April was a maintenance worker, so she lived on the inner ring. The cheaper quarters meant less gravity and thinner air, but it rarely bothered her. In fact, after five years in the belly of the satellite she found herself nauseated by the full gravity of the outer ring. Out there, her mop shed water with alarming speed, and she could feel inertia forcing blood into her swollen feet.
April hadnâ€™t mopped anything since impact. Three days had passed since the transport tunnels shut off, and a few hours ago sheâ€™d noticed that the televisions tuned only to static. She didnâ€™t know if help was on the way. The satellite was big but space was far bigger, and April was sure that rescue ships would evacuate the outer rings first.
April was not a scientist, but she knew that life support would be the last system to go.
Six days after impact, April weighed nineteen pounds less. The vents still hissed with recycled air but the only light in her quarters came from the luminous window. In that window, Earth remained a cloud-drenched crescent surrounded by stars that never moved. Nothing changed. April could see her home world through any window in the satellite, because the satellite had no windows.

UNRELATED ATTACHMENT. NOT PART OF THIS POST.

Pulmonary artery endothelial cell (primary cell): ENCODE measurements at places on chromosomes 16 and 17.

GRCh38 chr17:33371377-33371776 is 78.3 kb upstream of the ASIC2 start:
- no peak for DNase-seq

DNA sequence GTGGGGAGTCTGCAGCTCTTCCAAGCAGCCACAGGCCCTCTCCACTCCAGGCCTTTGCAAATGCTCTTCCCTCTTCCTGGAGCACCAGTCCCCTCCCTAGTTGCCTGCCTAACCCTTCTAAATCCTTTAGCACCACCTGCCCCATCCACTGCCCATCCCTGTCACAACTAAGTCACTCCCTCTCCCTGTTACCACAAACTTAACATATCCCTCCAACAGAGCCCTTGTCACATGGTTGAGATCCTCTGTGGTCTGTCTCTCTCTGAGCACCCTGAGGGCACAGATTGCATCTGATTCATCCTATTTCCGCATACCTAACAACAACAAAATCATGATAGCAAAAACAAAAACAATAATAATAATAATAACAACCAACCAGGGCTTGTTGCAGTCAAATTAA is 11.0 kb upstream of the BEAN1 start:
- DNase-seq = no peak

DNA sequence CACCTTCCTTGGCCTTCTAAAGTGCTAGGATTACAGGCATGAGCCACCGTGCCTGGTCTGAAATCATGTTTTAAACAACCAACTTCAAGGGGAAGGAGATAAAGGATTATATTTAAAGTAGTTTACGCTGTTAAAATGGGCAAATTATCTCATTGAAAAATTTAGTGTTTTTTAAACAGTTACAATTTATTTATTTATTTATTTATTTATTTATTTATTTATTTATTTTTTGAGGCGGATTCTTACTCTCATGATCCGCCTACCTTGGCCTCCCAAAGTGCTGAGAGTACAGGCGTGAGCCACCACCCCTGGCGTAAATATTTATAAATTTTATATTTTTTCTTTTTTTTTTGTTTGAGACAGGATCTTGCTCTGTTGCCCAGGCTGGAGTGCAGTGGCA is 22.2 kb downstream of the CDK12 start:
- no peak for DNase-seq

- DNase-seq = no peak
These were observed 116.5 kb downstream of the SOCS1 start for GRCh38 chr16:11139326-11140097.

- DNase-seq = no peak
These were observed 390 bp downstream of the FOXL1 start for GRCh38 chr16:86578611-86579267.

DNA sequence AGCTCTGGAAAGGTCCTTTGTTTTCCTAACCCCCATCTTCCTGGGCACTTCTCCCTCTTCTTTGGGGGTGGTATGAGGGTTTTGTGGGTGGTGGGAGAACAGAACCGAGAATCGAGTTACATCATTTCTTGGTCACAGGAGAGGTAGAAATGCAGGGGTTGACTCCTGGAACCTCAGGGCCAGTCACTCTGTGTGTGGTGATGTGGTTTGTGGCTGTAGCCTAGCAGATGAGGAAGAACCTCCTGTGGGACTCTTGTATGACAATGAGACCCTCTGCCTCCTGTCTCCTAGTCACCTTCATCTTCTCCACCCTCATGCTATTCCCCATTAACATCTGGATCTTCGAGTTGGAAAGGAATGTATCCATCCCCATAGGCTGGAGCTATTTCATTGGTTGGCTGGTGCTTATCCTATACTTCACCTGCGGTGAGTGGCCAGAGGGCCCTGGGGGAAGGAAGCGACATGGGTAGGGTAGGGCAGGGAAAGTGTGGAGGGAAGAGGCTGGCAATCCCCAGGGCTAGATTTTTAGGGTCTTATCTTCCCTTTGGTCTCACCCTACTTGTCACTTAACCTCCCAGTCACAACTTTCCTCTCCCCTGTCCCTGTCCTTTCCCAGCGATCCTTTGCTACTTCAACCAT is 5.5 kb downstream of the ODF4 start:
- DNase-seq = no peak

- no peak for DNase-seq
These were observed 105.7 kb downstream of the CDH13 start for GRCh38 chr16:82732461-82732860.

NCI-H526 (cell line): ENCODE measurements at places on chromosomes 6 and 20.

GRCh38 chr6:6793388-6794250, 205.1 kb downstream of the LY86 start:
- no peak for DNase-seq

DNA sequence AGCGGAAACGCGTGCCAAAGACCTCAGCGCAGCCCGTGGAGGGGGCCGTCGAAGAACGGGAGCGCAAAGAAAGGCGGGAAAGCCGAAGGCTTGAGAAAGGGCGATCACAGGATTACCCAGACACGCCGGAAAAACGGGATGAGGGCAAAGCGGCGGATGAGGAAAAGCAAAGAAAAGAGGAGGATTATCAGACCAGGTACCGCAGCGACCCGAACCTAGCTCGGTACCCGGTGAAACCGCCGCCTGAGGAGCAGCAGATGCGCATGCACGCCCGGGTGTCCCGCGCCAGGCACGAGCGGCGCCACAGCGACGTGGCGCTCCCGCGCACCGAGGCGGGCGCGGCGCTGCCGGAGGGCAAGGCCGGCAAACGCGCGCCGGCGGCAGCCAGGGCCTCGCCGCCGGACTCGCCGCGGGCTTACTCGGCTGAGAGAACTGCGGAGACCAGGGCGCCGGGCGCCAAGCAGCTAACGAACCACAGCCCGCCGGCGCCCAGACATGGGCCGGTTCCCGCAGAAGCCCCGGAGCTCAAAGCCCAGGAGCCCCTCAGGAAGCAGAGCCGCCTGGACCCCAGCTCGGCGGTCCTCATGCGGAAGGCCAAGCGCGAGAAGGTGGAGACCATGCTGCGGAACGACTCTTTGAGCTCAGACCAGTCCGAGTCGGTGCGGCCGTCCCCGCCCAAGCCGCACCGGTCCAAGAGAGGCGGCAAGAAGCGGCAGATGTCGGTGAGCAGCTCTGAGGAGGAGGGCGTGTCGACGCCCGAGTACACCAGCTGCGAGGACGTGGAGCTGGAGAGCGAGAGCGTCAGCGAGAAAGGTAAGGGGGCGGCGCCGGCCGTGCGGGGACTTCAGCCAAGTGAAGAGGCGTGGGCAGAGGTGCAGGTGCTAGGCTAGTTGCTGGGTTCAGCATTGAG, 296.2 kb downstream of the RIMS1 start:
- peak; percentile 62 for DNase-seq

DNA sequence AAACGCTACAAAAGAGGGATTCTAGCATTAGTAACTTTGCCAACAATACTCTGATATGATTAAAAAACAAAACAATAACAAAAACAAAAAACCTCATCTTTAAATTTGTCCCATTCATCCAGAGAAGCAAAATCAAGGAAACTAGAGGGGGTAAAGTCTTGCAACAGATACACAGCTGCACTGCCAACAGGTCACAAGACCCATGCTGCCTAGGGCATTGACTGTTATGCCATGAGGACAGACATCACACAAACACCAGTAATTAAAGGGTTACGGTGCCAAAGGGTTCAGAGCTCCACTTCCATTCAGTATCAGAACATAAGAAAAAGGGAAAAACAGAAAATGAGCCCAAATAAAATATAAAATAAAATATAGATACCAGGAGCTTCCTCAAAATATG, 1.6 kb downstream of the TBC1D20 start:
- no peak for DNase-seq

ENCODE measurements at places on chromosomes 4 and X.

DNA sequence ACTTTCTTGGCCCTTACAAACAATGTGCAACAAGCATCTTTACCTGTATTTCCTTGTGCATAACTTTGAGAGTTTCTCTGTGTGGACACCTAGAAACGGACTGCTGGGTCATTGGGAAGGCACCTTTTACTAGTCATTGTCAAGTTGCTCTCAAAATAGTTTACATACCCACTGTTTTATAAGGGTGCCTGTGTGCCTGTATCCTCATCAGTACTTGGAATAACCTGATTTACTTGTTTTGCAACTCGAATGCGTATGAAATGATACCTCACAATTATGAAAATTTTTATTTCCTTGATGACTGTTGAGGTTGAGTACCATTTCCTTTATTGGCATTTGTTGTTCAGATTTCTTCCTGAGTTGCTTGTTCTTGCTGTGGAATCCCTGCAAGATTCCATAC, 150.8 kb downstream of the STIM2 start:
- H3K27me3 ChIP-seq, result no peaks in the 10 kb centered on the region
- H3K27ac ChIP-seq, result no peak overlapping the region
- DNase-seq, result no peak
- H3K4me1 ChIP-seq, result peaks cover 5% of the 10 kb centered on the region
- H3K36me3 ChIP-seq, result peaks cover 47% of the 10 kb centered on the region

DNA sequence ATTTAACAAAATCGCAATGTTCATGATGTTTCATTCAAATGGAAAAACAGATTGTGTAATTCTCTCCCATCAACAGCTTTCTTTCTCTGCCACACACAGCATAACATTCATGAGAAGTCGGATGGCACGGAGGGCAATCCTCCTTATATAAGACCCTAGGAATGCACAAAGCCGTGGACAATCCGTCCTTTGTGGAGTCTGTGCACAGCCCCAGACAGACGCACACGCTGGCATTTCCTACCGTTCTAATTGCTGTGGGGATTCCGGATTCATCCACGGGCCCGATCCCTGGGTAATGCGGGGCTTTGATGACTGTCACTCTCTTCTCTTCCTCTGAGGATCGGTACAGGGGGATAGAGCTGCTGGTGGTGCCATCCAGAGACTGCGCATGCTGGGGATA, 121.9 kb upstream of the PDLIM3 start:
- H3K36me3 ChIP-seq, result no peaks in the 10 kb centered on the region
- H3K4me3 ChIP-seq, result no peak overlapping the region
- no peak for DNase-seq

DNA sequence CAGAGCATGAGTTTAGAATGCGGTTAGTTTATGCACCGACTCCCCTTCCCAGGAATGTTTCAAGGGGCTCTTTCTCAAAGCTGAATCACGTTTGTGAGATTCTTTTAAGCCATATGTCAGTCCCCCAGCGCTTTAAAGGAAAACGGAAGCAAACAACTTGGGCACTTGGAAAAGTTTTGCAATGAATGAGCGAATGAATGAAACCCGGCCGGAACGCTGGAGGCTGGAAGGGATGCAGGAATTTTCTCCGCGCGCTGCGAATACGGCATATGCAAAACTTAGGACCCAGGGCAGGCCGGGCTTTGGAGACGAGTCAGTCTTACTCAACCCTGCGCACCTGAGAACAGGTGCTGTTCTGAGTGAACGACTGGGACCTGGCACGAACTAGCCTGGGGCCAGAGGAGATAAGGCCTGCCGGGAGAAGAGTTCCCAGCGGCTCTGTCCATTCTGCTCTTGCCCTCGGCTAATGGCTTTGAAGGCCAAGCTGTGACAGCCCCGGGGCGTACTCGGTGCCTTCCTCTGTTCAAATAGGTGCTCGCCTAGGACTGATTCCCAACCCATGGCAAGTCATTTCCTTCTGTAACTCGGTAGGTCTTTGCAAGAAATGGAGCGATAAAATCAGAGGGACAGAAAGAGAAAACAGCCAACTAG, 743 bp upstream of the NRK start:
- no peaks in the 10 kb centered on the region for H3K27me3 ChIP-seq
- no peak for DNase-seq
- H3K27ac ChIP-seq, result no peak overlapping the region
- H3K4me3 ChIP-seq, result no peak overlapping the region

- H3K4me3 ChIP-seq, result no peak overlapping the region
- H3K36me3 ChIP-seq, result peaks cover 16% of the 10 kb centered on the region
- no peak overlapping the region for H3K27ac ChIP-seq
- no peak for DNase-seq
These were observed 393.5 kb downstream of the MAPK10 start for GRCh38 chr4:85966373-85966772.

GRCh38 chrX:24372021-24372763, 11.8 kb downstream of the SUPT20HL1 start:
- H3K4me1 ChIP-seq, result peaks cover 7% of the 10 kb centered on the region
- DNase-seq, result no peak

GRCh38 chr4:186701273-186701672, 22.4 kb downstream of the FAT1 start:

The viewscreens were life support. Necessary for the mental hygiene of the staff.
Six days after impact, April peeled the foil from her last granola bar, hummed a song she barely remembered, stretched out across the battered foam of her sofa, and waited for the stars to go out.
365tomorrows launched August 1st, 2005 with the lofty goal of providing a new story every day for a year. We’ve been on the wire ever since. Our stories are a mix of those lovingly hand crafted by a talented pool of staff writers, and select stories received by submission.
The archives are deep, feel free to dive in.
"Flash fiction is fiction with its teeth bared and its claws extended, lithe and muscular with no extra fat. It pounces in the first paragraph, and if those claws aren’t embedded in the reader by the start of the second, the story began a paragraph too soon. There is no margin for error. Every word must be essential, and if it isn’t essential, it must be eliminated."
We're open to submissions of original Science or Speculative Fiction of 600 words or less. We only accepting work which you previously haven't sold or given away the rights to. That means your work must not have been published elsewhere, either in print or on the web. When your story is accepted, you're giving us first electronic publication rights and non-exclusive subsequent publication rights. You retain ownership over your story. We are not a paying market.
Voices of Tomorrow
Voices of Tomorrow is the official podcast of 365tomorrows, with audio versions of many of the stories published here.
If you're interested in recording stories for Voices of Tomorrow, or for any other inquiries, please contact email@example.com